In this ensemble drama with an exceptionally strong cast, Welby's depiction of Boo stands out. Her forceful performance doesn't upstage her colleagues, but she is nonetheless missed when she's not onstage. Her character is a kind of demonic Jane Wyatt, a hybrid of too-cheerful sitcom mother and Southern belle hovering over every round of her daughter's dating contest as though it were a championship bout. Lala feels that God may have favored the blond Sunny. But Lala is wrong. God smiled on her when He gave her a mom like Boo.
Almost every other aspect of this production's casting and design seems to have been divinely inspired as well. Jack Allison's direction is too understated to call attention to itself, yet it is replete with intelligent touches. Rob Odorisio's set (the play unfolds almost entirely in the Freitags' living room) is exquisitely outfitted to suggest the physical comfort with which the family lives outside the house as well as in it. Ellis Tillman's costumes show a spirited interpretation of period detail, while Stuart Duke's lighting design underscores the show's most haunting moments.
Particularly well cast is Philip LeStrange as Adolph, the unmarried uncle of Sunny and Lala. Though Adolph is a beleaguered male in a household of idiosyncratic women, LeStrange makes this predicament seem like a multilayered blessing. He also gets some of the best lines. Here's his explanation for sister-in-law Boo's rudeness just after she's returned from a screening of Gone With the Wind: "Forgive her," he says to Joe. "She's been looking at Clark Gable for four hours, and she has to come home and look at me." Less easy to navigate is the role of Reba Freitag, played by Pat Nesbit. As written she seems to have been inserted into the play as the voice of daffiness. Nesbit, however, infuses Reba with humanity.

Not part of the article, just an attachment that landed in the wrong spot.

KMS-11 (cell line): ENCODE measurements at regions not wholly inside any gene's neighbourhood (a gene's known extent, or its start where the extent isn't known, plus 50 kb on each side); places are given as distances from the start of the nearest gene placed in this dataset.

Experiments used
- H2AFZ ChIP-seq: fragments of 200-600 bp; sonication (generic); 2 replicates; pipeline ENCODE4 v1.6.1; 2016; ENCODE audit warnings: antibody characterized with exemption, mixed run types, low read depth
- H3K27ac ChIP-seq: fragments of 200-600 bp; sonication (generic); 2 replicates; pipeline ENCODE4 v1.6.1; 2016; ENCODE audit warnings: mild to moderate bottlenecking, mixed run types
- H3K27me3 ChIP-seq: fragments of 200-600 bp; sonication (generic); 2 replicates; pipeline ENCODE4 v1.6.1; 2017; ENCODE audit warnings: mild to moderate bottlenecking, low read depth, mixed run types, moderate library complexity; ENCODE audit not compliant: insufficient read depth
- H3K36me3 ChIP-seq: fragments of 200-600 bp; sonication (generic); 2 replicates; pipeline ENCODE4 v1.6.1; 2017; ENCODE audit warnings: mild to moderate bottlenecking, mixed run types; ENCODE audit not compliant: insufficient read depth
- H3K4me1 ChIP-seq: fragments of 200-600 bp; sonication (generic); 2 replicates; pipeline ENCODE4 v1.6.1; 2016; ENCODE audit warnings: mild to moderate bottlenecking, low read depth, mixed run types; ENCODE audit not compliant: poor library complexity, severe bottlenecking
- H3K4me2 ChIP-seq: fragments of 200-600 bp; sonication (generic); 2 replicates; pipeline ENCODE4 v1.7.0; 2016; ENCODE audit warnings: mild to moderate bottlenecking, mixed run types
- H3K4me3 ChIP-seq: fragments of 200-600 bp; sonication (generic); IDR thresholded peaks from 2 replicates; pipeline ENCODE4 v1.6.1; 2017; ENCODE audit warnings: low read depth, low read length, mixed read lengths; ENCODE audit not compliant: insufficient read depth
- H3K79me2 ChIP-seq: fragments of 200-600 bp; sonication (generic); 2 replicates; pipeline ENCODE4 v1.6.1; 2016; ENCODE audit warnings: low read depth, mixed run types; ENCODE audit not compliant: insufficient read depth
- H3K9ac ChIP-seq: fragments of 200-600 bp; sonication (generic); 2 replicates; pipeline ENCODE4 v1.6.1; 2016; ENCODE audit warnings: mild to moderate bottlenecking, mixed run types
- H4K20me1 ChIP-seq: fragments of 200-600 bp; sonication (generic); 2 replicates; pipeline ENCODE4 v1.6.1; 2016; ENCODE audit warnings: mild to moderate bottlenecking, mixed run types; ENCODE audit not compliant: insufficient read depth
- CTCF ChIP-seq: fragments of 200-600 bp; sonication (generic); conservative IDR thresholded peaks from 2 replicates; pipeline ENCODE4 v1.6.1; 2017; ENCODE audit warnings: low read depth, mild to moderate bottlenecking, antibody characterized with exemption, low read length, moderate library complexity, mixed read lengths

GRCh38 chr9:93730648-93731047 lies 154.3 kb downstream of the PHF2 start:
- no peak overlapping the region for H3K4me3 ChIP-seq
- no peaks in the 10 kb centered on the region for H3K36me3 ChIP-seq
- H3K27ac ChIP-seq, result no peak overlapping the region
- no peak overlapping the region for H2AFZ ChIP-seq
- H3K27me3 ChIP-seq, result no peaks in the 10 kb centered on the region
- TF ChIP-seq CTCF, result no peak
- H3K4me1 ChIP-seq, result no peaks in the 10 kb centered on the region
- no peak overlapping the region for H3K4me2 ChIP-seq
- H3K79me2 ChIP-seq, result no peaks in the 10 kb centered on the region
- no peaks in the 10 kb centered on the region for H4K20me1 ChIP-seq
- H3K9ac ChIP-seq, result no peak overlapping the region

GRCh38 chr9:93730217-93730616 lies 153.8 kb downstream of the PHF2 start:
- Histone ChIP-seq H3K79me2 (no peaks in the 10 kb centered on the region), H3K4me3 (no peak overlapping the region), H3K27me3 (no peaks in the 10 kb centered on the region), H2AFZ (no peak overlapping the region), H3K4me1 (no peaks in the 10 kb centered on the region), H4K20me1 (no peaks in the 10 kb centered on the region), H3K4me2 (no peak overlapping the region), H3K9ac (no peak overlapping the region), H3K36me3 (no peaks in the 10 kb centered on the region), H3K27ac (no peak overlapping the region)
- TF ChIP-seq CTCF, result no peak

Romantic leads Nick Cokas and Angela Pierce don't need to do much more than look good together as Joe and Sunny. Happily, though, both give performances that are full of substance. More challenging are the roles of Peachy and Lala. One cynical joke underlying the play is that Peachy, whose family brags that they've been in the United States for 150 years, is hopelessly vulgar, while newcomer Joe is cultured and genteel. Hunter Bell plays Peachy as an obnoxious buffoon, but one who has just enough charisma to match Lala's affable gawkiness misstep for misstep. Together Peachy and Lala create an unlikely but amiable chemistry that buoys the play. Their energy makes the rest of us root for the success of everyone at the Ballyhoo.
Can a comedy about assimilation actually take place three months after Hitler's invasion of Poland? Leave it to Alfred Uhry.
The Last Night of Ballyhoo. Written by Alfred Uhry; directed by Jack Allison; with Hunter Bell, Nick Cokas, Philip LeStrange, Jonah Marsh, Pat Nesbit, Angela Pierce, and Donnah Welby. Through December 27. Coconut Grove Playhouse, 3500 Main Hwy, Miami; 305-442-2662.